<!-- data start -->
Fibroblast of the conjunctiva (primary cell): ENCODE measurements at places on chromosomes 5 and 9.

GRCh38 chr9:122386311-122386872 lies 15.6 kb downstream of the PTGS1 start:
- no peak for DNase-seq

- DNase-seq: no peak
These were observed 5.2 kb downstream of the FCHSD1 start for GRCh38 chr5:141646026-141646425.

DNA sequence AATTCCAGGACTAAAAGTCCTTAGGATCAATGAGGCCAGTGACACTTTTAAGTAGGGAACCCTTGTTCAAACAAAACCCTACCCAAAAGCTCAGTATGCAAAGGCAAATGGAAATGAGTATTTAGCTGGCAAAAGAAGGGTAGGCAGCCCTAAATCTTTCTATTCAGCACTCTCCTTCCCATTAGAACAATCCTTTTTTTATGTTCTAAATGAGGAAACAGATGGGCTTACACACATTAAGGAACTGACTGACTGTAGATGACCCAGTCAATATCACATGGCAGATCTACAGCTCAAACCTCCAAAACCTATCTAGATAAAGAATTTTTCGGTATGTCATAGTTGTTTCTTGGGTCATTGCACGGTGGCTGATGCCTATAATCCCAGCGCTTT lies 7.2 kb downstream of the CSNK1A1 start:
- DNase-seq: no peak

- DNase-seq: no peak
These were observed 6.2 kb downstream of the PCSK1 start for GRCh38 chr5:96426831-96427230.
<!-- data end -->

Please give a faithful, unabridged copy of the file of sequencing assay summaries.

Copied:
Fibroblast of the conjunctiva (primary cell): ENCODE measurements at places on chromosomes 5 and 9.

GRCh38 chr9:122386311-122386872 lies 15.6 kb downstream of the PTGS1 start:
- no peak for DNase-seq

- DNase-seq: no peak
These were observed 5.2 kb downstream of the FCHSD1 start for GRCh38 chr5:141646026-141646425.

DNA sequence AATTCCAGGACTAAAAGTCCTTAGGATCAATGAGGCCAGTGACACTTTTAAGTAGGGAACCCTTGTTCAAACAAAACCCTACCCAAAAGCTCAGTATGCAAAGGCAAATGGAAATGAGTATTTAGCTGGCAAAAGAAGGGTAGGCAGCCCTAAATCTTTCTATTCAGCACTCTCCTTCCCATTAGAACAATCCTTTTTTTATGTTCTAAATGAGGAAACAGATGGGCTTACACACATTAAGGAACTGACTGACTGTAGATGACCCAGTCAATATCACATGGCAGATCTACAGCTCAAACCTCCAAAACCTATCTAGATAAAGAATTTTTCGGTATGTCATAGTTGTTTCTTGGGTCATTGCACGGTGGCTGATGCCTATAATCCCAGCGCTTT lies 7.2 kb downstream of the CSNK1A1 start:
- DNase-seq: no peak

- DNase-seq: no peak
These were observed 6.2 kb downstream of the PCSK1 start for GRCh38 chr5:96426831-96427230.